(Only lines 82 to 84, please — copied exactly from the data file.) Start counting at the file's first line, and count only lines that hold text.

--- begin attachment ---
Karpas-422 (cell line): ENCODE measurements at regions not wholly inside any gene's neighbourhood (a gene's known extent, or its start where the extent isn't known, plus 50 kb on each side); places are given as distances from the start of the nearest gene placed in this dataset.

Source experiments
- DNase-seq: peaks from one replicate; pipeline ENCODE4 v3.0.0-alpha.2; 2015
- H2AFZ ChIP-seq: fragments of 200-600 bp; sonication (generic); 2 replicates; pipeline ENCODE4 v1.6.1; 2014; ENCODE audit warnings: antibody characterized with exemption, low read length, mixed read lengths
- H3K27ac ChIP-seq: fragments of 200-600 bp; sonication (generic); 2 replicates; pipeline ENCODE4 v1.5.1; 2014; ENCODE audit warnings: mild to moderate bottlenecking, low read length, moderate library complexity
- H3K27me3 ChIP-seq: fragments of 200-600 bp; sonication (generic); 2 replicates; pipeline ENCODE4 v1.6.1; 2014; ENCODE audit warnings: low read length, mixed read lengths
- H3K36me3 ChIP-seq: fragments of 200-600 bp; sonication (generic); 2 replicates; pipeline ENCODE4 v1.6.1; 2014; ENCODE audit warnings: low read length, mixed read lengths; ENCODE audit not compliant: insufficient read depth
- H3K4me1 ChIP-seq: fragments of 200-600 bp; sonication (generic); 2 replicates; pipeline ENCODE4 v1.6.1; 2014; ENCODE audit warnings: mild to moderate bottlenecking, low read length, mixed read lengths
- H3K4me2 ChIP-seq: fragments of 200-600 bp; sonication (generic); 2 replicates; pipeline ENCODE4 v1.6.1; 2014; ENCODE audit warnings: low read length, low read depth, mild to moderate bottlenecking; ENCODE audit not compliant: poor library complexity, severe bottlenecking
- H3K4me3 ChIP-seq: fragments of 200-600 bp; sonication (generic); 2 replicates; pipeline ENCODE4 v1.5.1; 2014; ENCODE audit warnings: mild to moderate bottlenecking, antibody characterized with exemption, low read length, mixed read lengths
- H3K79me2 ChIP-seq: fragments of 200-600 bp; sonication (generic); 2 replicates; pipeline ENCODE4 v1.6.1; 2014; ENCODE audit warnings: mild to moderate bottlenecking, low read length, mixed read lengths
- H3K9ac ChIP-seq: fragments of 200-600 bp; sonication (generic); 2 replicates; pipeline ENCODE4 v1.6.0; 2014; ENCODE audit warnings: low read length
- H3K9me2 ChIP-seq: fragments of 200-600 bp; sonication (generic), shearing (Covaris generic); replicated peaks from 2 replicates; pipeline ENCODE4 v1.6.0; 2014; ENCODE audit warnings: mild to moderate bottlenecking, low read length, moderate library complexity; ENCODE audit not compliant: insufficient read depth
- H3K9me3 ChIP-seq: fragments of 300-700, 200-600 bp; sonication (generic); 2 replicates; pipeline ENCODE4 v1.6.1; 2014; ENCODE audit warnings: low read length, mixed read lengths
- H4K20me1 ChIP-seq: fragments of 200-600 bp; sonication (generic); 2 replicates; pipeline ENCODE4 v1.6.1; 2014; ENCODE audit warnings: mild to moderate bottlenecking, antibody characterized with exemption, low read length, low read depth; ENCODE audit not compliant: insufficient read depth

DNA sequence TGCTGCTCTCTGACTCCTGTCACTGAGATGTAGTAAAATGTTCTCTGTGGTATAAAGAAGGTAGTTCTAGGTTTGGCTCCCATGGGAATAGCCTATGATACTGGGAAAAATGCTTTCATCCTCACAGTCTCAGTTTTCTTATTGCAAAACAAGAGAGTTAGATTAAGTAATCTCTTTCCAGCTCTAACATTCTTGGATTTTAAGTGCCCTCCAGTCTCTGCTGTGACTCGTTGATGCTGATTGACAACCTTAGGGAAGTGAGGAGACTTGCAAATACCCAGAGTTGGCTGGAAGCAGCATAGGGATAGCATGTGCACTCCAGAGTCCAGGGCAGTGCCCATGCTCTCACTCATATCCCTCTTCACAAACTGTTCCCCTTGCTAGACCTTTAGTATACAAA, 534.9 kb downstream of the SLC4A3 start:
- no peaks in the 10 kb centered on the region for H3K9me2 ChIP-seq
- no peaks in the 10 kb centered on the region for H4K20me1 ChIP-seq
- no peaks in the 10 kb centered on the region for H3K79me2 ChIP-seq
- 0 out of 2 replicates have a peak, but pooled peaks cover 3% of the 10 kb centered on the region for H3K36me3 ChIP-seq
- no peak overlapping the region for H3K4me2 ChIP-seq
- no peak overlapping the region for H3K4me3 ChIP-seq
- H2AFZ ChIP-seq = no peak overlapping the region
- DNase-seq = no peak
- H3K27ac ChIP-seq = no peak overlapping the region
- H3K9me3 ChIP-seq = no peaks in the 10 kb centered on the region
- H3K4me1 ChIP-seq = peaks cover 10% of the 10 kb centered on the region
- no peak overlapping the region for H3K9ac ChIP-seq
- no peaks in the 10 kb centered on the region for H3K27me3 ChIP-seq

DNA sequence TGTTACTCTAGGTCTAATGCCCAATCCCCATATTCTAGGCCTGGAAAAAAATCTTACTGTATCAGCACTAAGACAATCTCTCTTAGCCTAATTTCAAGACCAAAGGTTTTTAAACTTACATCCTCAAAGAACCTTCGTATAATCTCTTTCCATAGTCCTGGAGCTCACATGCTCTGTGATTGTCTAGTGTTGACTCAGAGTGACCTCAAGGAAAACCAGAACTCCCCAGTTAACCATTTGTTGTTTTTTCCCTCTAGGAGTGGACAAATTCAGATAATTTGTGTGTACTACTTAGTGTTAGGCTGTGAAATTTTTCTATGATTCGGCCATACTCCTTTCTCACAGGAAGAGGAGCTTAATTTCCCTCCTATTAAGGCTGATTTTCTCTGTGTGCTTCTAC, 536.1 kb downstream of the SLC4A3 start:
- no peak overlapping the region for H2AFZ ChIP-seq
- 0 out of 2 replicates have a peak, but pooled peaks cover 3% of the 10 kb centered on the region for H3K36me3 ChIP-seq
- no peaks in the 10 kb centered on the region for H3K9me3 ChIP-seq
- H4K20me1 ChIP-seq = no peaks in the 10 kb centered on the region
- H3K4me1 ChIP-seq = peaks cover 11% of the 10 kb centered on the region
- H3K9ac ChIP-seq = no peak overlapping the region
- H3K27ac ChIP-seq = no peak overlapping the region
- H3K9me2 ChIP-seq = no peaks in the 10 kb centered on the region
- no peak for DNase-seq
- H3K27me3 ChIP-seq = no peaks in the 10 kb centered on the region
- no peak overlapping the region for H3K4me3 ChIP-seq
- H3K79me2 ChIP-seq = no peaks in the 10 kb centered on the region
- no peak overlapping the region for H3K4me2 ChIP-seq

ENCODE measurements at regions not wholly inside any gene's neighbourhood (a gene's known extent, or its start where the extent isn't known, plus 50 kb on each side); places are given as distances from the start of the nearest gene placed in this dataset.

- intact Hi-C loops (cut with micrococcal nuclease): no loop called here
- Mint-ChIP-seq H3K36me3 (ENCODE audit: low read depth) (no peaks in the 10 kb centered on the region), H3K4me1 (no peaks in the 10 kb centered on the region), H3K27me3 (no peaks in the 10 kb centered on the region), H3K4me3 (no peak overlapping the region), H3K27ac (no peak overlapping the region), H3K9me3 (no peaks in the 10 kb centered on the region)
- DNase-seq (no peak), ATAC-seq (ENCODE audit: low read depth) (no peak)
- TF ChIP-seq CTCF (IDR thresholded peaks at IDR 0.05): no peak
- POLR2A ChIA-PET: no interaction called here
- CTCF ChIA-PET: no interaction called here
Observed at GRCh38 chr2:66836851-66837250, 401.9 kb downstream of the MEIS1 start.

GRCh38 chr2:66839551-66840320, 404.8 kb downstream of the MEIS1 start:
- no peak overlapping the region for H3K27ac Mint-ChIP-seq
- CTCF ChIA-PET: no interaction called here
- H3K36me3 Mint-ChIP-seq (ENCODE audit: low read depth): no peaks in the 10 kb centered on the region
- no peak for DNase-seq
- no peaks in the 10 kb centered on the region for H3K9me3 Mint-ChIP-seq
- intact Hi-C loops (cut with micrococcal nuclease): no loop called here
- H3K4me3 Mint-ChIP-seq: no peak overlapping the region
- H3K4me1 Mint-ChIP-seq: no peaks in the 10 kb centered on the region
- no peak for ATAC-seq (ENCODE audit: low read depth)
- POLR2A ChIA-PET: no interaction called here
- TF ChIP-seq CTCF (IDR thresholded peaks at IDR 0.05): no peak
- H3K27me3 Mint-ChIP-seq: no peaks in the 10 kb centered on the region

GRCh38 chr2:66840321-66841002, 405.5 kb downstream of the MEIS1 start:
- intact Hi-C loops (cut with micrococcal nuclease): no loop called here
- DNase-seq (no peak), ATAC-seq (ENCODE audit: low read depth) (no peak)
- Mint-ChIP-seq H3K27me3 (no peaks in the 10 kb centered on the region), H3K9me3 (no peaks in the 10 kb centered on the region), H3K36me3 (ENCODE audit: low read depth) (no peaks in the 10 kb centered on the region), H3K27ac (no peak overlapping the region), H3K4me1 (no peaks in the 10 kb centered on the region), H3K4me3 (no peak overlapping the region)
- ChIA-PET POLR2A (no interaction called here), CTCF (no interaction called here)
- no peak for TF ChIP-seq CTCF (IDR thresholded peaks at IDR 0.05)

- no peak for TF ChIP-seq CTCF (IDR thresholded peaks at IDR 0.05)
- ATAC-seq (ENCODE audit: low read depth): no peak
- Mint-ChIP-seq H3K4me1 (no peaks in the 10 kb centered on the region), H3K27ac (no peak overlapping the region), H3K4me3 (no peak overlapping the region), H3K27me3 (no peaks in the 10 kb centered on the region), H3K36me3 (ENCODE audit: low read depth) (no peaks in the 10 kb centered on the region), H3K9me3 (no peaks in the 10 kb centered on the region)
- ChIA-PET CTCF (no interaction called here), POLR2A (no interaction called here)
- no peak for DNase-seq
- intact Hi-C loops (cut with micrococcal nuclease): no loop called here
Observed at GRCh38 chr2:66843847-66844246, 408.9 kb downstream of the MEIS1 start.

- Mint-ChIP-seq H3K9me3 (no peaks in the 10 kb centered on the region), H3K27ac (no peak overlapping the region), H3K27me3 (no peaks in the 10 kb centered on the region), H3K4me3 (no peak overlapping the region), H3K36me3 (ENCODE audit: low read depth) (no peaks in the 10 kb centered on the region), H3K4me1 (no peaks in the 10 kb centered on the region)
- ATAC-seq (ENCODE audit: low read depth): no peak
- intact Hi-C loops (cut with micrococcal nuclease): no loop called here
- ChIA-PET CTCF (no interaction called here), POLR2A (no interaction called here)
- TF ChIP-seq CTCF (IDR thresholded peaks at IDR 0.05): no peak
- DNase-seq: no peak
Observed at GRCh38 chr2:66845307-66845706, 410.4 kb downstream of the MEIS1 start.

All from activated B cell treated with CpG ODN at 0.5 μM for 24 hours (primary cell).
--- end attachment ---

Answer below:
- TF ChIP-seq CTCF (IDR thresholded peaks at IDR 0.05): no peak
- DNase-seq: no peak
Observed at GRCh38 chr2:66845307-66845706, 410.4 kb downstream of the MEIS1 start.